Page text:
Lately, we have seen local banks informing taxpayers that if a federal tax lien is filed, the bank cannot proceed with a refinancing of the taxpayer’s home because the bank’s underwriting department will not approve the loan. The existence of the tax lien is the only thing preventing the refinancing. This may be an anomaly. However, if it is the new normal, both taxpayers and the IRS are going to have to get creative in terms of securing the funds from the refinancing.

For many taxpayers with outstanding federal tax obligations, the only asset available to help them satisfy their outstanding obligations is their home. Unfortunately, converting the equity in their home to cash can be difficult.

In instances where the available equity in the taxpayer’s home is sufficient to full pay their outstanding federal tax obligations, a shift may be occurring in how these cases unfold. In those instances, the IRS issues a full pay letter that provides a prospective bank with the amount needed to satisfy the taxpayer’s outstanding obligations, thereby releasing the federal tax lien, and allowing the bank to proceed with the refinancing. This letter is provided to the title company conducting the closing and that company makes sure the funds generated by the refinancing are transferred to the IRS. Proceeding in this manner ensures that the bank conducting the refinancing retains its senior position in the property.

Unfortunately, banks are informing us that they are no longer willing to proceed in this manner because of the existence of the federal tax lien. Therefore, the taxpayer and the IRS must pursue alternative options.

One option for the taxpayer is to convince the bank to write the loan in-house, and then, after the taxes are paid off, refinance the in-house loan using the home as the collateral, which at that point would be free from the lien. One option for the IRS is to allow taxpayers to submit the Form 14135, Application for Certificate of Discharge of Property from a Federal Tax Lien. Granting this certificate would discharge the property from the lien and allow the IRS to receive the funds from the refinancing.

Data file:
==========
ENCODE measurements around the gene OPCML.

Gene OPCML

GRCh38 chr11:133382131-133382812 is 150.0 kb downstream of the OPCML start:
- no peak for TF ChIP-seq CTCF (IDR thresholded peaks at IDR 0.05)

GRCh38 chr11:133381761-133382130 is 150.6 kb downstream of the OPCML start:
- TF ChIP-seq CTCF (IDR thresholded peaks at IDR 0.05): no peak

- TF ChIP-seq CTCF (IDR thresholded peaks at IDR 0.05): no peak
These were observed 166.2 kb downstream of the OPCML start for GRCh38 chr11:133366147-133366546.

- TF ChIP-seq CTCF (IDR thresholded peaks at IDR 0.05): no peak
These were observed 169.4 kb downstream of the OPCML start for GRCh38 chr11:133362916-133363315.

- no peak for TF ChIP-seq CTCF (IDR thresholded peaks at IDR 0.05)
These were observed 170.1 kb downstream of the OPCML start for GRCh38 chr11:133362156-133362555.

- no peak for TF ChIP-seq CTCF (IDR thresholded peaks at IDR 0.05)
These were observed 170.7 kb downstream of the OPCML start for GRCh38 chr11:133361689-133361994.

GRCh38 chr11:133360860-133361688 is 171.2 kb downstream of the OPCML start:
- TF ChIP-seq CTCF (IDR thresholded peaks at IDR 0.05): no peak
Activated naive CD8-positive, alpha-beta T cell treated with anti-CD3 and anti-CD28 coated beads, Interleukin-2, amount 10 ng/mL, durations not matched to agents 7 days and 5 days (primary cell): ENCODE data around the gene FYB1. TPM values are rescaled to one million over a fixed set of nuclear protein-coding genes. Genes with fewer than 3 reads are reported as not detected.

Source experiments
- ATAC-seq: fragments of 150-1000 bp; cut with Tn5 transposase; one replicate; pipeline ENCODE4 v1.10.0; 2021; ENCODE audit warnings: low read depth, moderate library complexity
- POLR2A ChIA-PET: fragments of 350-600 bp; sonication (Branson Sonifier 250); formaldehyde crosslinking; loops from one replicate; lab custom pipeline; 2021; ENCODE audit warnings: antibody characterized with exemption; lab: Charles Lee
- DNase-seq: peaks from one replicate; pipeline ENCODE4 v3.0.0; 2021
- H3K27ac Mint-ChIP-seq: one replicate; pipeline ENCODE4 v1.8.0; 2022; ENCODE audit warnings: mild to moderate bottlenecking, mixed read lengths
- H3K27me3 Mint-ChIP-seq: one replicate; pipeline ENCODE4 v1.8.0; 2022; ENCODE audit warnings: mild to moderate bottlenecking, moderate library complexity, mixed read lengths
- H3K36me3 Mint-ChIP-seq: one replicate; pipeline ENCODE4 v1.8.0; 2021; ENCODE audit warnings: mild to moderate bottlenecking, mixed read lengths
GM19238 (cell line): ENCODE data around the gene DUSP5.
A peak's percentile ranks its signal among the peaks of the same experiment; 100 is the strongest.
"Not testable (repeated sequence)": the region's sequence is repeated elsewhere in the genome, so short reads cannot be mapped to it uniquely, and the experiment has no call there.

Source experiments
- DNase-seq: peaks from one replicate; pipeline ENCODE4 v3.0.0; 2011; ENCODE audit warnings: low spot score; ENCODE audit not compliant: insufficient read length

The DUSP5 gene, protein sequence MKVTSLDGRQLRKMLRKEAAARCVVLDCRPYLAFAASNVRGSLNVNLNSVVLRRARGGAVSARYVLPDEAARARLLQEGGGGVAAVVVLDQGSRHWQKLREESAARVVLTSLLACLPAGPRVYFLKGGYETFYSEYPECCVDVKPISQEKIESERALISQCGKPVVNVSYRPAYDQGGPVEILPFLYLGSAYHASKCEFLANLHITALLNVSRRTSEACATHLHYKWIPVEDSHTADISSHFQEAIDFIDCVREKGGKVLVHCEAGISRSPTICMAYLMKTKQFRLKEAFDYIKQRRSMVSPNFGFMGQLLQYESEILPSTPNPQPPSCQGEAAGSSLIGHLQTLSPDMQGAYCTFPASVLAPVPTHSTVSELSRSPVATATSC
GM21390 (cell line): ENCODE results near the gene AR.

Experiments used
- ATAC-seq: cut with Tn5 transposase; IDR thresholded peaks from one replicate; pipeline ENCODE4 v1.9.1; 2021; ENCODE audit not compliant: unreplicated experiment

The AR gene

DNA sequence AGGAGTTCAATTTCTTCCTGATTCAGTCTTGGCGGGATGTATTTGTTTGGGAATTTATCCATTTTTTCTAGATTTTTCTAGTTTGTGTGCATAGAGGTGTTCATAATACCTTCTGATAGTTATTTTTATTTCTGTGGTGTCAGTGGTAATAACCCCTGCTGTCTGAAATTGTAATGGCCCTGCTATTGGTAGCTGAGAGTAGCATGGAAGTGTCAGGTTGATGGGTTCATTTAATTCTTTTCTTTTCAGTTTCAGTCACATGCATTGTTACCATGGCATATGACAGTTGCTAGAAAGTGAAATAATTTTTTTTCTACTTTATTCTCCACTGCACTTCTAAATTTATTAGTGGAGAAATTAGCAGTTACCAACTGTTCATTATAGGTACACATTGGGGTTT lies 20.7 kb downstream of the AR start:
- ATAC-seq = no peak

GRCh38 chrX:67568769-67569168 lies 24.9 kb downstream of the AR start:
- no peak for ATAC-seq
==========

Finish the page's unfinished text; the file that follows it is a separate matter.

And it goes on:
In instances where the available equity in the taxpayer’s home is insufficient to pay the obligations in full, there is a procedure that taxpayers can follow to ensure the bank performing the refinancing retains a senior position in the property while still ensuring that the IRS receives the cash from the refinancing. That procedure is contained in the Form 14134, Application for Certificate of Subordination of Federal Tax Lien.

The Form 14134 requires basic information relating to the refinancing, including, the contact information for the creditor that will receive the senior position in the property and the amount of money that the IRS will receive as a result of the refinancing. The IRS is usually willing to grant the Certificate of Subordination because they want to reduce the taxpayer’s outstanding obligations as quickly as possible. Despite the IRS’s willingness, it is still likely that the bank will be unwilling to proceed because of the existence of the federal tax lien. Even if a Certificate of Subordination is granted. If that is the case, the taxpayer and the IRS will need to pursue the alternative options described above.

Regardless of how it is accomplished, obtaining the funds from a refinancing is often times in both parties best interests and so it is important that they figure out a way to make it work.